Pumping rhythm

Mike Kreger is one of the smoothest dirt jumpers (and racers) you’ll ever see. Yesterday we shot some sequences for the BMX book. Here’s Mike pumping a set of double jumps.

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Of note:

– Mike always drives through his feet, and his hands are always super neutral.

– He gets some style in the air, but right before he lands, he pushes his butt back. This is key.

– He lands with his body low and back on the bike. This keeps him balanced over the BB and gives him leg range to pump. On a mountain bike he’d be even lower and farther back, because MTBs require more energy than BMX bikes.

– As he swoops down the backside, he pushes with his legs and passes through centered position. He hits the next face, and repeats all the way down the line.

– This pump more than doubles his speed, from 10 to 25 mph!

Pretty sweet. For a detailed explanation, check out the forthcoming book.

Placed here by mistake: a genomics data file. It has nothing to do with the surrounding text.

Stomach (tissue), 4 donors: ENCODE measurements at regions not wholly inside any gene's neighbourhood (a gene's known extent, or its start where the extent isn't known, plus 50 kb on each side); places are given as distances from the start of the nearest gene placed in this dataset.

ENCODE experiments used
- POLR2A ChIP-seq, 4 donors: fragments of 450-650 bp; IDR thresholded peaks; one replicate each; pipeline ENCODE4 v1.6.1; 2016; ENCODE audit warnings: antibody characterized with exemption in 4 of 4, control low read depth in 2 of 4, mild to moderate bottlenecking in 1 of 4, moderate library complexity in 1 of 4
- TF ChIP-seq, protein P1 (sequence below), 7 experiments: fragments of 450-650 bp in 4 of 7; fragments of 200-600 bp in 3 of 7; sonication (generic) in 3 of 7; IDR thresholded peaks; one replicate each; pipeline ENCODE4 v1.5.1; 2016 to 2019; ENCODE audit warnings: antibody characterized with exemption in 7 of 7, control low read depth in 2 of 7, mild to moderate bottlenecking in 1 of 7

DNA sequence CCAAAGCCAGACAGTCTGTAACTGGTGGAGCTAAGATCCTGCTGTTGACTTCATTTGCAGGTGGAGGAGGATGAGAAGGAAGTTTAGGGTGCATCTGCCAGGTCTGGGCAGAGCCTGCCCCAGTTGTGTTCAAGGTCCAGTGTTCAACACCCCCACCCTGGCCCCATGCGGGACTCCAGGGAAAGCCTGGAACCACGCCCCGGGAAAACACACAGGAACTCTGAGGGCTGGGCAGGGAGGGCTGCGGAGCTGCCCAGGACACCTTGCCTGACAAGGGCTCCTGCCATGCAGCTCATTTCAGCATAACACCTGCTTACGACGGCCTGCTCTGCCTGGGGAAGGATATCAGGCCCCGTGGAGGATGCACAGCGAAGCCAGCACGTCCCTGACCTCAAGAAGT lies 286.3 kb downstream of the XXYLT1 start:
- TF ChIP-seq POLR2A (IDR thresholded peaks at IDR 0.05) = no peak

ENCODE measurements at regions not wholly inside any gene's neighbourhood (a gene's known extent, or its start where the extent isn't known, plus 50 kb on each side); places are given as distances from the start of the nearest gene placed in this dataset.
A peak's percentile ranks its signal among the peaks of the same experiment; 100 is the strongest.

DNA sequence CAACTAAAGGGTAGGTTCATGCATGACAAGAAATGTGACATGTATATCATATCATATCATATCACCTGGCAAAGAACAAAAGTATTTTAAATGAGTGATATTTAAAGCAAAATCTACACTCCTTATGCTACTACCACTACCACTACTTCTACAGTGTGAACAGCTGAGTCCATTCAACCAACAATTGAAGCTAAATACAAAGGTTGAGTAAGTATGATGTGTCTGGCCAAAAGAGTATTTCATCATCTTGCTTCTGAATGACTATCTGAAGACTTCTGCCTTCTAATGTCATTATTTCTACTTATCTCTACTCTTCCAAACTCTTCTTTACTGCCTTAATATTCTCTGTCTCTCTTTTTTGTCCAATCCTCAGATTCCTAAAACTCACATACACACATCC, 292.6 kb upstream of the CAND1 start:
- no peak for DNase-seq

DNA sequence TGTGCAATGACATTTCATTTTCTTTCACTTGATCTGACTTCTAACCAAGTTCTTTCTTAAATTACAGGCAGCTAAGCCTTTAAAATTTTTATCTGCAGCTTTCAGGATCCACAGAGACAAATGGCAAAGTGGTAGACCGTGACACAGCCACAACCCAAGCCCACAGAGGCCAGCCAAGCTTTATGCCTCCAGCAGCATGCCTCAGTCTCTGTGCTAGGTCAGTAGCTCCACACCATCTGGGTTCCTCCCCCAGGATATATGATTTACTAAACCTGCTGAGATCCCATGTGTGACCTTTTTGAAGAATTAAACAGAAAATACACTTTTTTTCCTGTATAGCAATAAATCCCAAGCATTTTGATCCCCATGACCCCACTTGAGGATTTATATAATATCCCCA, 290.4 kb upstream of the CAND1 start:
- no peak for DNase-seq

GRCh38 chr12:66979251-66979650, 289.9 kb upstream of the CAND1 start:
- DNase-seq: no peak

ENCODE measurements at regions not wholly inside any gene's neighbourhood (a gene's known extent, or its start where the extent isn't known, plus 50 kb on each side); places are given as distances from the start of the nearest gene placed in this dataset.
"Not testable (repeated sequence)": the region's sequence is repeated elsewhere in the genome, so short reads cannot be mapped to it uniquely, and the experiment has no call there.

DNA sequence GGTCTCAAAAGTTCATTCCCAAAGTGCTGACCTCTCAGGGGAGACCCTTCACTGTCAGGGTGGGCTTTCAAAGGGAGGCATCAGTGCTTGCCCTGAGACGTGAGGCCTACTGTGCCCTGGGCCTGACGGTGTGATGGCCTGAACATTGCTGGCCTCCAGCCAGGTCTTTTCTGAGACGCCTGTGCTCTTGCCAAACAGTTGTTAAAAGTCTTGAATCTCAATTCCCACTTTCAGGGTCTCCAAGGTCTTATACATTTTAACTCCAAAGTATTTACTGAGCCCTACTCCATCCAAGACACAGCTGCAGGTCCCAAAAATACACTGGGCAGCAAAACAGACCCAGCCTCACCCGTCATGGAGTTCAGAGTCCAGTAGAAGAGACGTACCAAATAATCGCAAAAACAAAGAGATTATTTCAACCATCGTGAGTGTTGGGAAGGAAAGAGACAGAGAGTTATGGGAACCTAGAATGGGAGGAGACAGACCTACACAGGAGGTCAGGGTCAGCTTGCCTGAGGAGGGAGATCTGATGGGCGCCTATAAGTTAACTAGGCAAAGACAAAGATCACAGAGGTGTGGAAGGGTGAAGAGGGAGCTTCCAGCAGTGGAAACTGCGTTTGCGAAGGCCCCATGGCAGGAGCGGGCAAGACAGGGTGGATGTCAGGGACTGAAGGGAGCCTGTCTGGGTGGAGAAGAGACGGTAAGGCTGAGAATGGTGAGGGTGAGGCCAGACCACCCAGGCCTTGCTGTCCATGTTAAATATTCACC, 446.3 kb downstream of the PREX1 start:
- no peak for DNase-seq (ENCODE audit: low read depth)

— Lee

Place: A Line, The Fix Bike Shop, Boulder, CO, USA, Earth

Bike: Intense Factory Alloy Cruiser

2 replies
  1. Chris says:

    Lee, is the increase in speed at his wheels, or linear(?). I assume the latter judging by his helmet but unless the camera travels perpindicular to the rider it is a little hard to tell.

    I would like to see two identical jumps in a row and the speed difference between the first gap and the second with and without pumping. Gravity ensures the speed in the bowl is faster, but how much fast with and without pumping the landing?

  2. leelikesbikes says:

    Linear (estimated).

    That’s a great question, but I doubt I could get anyone to ride that line without pumping the transition!

    I suppose the gravitation effect can be estimated mathematically, but I lack the time (but not the interest) right now.

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